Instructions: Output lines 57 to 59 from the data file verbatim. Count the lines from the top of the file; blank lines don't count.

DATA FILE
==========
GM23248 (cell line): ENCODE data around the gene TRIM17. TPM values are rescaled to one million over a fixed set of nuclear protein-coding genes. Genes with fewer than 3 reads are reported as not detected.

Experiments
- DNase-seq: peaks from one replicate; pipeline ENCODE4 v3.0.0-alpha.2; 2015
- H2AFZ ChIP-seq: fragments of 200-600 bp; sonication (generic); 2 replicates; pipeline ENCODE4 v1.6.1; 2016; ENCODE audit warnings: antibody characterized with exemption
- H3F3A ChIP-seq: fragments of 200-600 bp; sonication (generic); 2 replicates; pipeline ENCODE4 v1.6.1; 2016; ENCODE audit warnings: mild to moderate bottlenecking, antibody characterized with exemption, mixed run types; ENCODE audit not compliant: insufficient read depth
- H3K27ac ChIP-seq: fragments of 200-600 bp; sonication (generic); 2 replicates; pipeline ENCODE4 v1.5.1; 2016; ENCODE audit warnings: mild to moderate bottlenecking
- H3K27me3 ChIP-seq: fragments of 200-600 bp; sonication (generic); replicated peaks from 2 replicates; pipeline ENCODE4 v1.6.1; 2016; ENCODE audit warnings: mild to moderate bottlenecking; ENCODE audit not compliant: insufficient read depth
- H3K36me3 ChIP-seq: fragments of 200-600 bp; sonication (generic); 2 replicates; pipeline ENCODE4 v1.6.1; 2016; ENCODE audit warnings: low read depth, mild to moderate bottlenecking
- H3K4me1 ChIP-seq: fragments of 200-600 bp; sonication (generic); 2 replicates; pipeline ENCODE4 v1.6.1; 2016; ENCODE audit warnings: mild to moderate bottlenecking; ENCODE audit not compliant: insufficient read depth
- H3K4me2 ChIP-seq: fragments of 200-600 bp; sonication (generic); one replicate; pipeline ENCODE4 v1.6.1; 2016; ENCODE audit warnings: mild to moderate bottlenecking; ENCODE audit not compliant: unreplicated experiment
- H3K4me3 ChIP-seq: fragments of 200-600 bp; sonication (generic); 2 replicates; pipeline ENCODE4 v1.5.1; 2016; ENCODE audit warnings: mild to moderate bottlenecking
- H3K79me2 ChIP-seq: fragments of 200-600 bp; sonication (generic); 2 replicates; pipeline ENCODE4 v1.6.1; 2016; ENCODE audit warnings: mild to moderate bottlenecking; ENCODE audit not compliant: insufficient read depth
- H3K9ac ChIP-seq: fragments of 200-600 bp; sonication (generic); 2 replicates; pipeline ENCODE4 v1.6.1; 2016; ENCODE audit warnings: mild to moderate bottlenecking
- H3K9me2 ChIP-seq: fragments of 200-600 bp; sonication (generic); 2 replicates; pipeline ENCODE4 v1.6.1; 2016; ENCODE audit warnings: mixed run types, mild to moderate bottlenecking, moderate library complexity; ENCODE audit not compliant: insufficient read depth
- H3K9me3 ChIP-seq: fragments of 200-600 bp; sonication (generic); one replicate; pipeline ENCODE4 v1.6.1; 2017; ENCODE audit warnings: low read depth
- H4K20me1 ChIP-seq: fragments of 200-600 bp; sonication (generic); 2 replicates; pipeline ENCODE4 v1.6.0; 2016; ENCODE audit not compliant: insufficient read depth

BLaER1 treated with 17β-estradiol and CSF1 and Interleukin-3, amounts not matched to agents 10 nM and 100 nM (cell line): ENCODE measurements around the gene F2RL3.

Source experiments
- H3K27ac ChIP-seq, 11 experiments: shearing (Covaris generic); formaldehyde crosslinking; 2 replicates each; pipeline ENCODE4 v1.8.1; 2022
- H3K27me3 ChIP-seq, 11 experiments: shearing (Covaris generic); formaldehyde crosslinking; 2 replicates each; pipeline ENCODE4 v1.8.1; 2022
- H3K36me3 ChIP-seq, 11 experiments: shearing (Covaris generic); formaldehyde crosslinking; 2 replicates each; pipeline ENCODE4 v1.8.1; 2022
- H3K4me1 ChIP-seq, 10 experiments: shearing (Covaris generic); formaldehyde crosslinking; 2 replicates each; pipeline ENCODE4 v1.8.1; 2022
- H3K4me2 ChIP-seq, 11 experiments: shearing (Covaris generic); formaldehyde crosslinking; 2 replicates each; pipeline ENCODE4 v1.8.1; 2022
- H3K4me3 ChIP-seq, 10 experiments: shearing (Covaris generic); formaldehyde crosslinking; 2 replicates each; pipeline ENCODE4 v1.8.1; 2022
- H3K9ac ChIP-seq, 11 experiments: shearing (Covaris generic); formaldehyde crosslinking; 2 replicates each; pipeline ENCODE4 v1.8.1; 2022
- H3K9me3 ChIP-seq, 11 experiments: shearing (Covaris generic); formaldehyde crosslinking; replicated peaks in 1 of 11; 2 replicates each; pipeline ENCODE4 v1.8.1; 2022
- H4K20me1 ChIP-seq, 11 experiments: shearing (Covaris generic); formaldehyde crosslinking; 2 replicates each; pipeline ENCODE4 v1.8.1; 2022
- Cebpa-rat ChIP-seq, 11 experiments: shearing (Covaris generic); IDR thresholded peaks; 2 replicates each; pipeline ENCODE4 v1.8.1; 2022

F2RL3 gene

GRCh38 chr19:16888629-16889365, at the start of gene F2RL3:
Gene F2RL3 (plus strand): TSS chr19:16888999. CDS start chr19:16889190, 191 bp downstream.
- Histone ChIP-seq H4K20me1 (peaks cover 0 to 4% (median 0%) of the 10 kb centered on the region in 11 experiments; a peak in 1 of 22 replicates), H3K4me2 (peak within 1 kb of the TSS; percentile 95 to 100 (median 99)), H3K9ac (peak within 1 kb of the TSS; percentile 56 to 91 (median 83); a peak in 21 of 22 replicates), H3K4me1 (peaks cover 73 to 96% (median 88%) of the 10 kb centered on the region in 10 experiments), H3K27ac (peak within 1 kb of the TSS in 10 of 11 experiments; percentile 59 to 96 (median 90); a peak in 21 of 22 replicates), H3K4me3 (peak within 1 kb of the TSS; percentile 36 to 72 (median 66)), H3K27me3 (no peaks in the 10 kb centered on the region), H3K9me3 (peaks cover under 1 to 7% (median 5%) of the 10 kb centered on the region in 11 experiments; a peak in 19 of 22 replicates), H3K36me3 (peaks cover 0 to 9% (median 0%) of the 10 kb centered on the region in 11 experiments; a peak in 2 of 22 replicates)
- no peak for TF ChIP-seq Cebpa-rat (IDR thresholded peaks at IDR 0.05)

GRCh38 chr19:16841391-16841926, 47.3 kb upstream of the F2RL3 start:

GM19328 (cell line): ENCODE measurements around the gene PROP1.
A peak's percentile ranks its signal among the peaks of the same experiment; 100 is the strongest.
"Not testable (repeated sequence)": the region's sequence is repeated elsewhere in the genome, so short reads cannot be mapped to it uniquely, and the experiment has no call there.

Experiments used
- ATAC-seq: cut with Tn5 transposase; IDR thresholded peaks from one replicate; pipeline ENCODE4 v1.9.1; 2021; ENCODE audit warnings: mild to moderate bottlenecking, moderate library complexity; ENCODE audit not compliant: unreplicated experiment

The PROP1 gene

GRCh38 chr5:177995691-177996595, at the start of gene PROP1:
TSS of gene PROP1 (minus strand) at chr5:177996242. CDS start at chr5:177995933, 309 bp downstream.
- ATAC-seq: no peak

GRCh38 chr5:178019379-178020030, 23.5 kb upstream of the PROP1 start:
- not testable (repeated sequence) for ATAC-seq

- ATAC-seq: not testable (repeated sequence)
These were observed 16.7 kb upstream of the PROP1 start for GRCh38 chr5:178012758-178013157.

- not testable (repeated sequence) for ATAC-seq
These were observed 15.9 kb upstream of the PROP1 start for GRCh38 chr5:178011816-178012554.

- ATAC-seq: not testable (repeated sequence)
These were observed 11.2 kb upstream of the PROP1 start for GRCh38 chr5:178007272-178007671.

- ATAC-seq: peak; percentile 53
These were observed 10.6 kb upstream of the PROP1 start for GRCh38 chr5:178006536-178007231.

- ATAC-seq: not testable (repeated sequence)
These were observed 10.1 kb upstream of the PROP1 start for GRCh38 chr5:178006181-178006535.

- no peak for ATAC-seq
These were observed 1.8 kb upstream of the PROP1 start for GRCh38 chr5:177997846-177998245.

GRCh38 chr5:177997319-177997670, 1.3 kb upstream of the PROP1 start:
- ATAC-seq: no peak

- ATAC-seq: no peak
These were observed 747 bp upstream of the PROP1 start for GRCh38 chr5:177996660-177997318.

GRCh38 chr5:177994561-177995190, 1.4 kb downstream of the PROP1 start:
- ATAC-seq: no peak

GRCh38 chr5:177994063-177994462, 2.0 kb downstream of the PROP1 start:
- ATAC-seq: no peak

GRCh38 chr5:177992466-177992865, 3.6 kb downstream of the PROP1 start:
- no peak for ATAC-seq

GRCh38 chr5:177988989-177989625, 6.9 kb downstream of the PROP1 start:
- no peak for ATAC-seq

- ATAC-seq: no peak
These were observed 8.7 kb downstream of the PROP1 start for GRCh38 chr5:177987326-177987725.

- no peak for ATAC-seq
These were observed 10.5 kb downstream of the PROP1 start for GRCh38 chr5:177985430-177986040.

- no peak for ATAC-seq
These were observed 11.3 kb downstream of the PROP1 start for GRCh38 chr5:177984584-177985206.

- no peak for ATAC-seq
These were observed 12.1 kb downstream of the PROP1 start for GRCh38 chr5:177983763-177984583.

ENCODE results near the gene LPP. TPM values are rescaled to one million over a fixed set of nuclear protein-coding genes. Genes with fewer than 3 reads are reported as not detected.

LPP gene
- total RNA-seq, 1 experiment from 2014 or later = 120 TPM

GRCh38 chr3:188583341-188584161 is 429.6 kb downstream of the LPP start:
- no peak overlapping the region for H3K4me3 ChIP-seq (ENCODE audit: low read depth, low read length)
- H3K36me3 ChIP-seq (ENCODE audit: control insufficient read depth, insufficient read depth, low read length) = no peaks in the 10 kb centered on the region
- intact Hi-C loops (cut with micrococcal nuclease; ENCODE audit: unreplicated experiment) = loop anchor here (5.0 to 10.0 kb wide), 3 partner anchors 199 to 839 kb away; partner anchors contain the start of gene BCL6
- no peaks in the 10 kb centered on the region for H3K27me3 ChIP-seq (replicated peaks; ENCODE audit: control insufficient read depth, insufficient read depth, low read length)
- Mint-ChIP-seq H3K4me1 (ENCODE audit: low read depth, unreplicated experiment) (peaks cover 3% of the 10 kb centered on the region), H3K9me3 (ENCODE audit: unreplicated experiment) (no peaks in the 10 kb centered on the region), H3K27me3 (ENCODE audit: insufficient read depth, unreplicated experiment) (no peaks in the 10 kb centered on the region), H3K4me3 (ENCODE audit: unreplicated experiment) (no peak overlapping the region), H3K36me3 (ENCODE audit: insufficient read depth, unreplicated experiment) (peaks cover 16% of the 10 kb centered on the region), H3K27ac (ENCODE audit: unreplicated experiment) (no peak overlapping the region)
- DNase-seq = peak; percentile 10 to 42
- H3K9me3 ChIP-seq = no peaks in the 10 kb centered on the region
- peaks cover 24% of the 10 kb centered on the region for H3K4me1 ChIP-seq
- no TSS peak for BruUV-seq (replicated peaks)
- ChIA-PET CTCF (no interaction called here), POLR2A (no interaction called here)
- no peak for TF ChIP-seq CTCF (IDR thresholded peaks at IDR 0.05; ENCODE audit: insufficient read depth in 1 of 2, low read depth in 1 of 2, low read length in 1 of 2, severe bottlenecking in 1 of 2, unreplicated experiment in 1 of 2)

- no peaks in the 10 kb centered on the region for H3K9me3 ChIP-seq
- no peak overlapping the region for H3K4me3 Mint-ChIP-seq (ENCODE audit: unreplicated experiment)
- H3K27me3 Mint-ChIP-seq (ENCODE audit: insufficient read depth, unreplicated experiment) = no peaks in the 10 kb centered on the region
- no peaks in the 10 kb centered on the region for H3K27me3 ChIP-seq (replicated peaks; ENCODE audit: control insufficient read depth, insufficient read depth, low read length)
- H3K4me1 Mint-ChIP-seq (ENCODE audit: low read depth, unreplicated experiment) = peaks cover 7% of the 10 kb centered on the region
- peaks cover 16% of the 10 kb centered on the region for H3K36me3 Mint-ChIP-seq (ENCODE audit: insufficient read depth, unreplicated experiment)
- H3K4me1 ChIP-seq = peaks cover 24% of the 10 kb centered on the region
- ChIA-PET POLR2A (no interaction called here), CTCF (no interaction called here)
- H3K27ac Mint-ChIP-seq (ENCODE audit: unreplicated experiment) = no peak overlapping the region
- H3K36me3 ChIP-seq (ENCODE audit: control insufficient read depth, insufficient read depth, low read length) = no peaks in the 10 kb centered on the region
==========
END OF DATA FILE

These were observed 1.8 kb upstream of the PROP1 start for GRCh38 chr5:177997846-177998245.

GRCh38 chr5:177997319-177997670, 1.3 kb upstream of the PROP1 start:
- ATAC-seq: no peak